Faith

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          • #6
            Re: Sourdough starter question..

            Hi Faith!

            I haven't tried my starter at 80. If I have it really fresh I could probably double in five hours but at sort of steady-state, once-a-week baking pace it peaks on a 4X expansion (100 grams of starter and 400 grams of water and flour) in about ten to twelve hours at 76 which is a convenient activity level for overnight. I don't want it to peak too fast so being a little below peak activity is okay.

            The rye sounds interesting. Really wet! With your sourdough you probably don't want to add extra yeast. Being faster is not that big an advantage IMO.

            I need to bake some baguettes this week to practice up for on August 15 I will begin a week long class on baguettes at the San Francisco Baking Institute. Should be a lot of fun!

            Bake On!
            Jay

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            • #7
              Re: Sourdough starter question..

              OK...now I'm jealous. SFBI for a week only in my dreams. Wish I had 2 grand of expendable income at this time...sigh...one day.

              yeah the yeast was an experiment I did like the results but it really needed some tweaking
              I was not prepared for the rise times...doubled in size in 30 minutes @80 degrees..LOL

              I agree 80 degrees is quite fast but I don't have a good way to reduce the proofing temps. In the winter I can make things warmer but the summer its either on the counter or in the fridge. The good news is the hot temperatures are usually short in duration here but this year the heat won't go away.

              Comment


              • #8
                Re: Sourdough starter question..

                My greatest fear of SFBI is that I will return home with a munchkin figure! They have sweet rolls and such for breakfast and provide lunch which I am sure must include great bread! Too many carbs!!! Arrgghhhhh! My main interest in the workshop is tactile. While I make decent baguettes I just can't make a really great, photo worthy baguette. The techniques are clearly subtle and I think getting the touch will translate brilliantly to the loaves I routinely make.

                I am pretty much with you on temp. I like to go with what it is. Just live with it would be my motto. If you find yourself struggling to slow down your proofing you can drop the % starter in the first expansion. (Example I do 4 to 1 (200 flour/200 water to 100 starter) most of the year here in Texas for my overnight first expansion and I use 3 to 1 (150 plus 150 plus 100) in the winter when the temp is below 68 and the time is about the same for peak expansion). At 80 degrees I might try 5 to 1 (250 plus 250 plus 100 or 200/200/80) - that should be about right for me. You might be able to do 6 to 1 or even 8 to 1 with your hot yeast!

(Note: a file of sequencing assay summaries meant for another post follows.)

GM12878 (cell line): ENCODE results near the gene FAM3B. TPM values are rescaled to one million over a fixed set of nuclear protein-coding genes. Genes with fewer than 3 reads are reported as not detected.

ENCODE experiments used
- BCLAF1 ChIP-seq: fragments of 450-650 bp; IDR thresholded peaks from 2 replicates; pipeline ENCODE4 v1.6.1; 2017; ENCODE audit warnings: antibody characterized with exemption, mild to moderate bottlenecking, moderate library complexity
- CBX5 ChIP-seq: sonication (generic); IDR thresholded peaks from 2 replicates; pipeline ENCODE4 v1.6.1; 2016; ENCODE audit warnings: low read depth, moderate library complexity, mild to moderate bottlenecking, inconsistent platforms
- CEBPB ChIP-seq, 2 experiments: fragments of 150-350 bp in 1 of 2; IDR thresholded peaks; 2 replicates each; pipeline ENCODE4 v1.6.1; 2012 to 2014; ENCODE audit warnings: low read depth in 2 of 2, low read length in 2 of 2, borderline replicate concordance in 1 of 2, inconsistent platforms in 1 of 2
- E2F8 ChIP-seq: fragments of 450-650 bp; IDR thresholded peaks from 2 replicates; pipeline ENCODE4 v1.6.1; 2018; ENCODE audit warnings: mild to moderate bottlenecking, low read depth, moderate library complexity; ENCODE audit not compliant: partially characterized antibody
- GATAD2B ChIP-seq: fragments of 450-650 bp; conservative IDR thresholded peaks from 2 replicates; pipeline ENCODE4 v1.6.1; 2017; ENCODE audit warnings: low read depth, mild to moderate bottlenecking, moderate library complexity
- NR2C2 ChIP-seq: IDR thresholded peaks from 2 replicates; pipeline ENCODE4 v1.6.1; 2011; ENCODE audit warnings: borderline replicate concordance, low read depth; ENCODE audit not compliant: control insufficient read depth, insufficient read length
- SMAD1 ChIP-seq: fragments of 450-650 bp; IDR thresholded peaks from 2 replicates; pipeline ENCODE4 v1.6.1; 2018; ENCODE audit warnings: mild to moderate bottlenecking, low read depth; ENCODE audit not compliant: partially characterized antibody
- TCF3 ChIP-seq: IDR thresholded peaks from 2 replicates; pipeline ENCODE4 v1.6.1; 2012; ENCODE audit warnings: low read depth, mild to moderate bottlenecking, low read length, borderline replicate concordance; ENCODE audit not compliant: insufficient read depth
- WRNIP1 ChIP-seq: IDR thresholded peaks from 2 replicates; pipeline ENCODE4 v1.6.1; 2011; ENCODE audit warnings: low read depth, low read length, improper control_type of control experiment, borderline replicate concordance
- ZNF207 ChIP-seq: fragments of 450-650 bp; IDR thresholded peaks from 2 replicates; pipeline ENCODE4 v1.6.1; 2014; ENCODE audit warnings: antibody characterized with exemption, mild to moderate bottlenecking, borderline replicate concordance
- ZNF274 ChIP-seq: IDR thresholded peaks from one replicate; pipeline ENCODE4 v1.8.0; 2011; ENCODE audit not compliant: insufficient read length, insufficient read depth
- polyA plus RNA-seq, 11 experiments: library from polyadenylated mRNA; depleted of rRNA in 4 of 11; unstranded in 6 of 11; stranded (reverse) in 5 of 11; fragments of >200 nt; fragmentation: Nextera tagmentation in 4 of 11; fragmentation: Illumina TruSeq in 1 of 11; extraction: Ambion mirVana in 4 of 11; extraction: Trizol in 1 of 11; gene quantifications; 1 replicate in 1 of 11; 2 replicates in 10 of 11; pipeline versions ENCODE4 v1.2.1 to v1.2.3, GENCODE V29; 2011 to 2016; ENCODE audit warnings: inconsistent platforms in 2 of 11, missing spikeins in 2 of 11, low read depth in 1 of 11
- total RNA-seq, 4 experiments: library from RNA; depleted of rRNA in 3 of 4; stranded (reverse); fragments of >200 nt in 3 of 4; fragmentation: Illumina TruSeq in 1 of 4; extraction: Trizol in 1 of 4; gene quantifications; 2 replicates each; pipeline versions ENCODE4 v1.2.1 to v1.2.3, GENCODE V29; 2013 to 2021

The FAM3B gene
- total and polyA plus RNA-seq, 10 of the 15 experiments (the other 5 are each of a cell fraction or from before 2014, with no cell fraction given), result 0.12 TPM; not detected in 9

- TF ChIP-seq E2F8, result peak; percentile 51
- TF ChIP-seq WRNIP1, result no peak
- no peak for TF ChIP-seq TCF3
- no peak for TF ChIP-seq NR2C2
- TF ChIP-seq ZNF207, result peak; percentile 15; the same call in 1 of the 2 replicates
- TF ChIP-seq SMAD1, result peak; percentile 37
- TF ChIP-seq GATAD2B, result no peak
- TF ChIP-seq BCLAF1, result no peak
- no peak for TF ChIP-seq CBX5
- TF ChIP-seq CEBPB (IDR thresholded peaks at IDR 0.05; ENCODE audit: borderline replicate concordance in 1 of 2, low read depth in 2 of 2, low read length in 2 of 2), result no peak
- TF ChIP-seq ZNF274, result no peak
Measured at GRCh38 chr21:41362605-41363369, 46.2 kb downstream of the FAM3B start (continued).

A lot of baking books seem to be using sourdough for flavor and commercial yeast for predictability (i.e. boost the fermentation rate to a level where the timing is more predictable). I have had similar experiences. Make a loaf and the damn thing practically ready to bake before I have cleaned up the bowls! (I did this big time on a loaf a couple of weeks ago - I refed all my tired starters and had a bowl of "discard" so I mixed a dough with the discard and used yeast since the starters were not very active... It was a hot day and I had too much yeast (1%) and it was LIVELY. I agree. LOL!

                Bake On!
                Jay

                Comment


                • #9
                  Re: Sourdough starter question..

                  Faith and Jay, thank you for your information and experiences. I hadn’t seen much discussion as to what the bad, early, beasties are. My bet was that off flavors was a biggie but I wasn’t quite ready to do an experiment with multiple batches and bake offs to see what they create.

                  Jay, I’m with Faith on the jealousy factor about your going to SFBI for a week. Maybe some time I’ll have the resources and time..

                  Thank you both and enjoy SFBI and the Rye..
                  Sincerely

                  Chris

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                  • #10
                    Re: Sourdough starter question..

                    I haven't seen much on the bad beasties either, Chris, so I was (as I hope I implied) reading between the lines a bit... I suspect the early soup is incredibly variable depending on how you start. The almost predictable part is that the pH will drop and stop the early activity. I must assume the good beasties are pretty rare for it clearly takes a good while for them to convert the environment to one in which they thrive.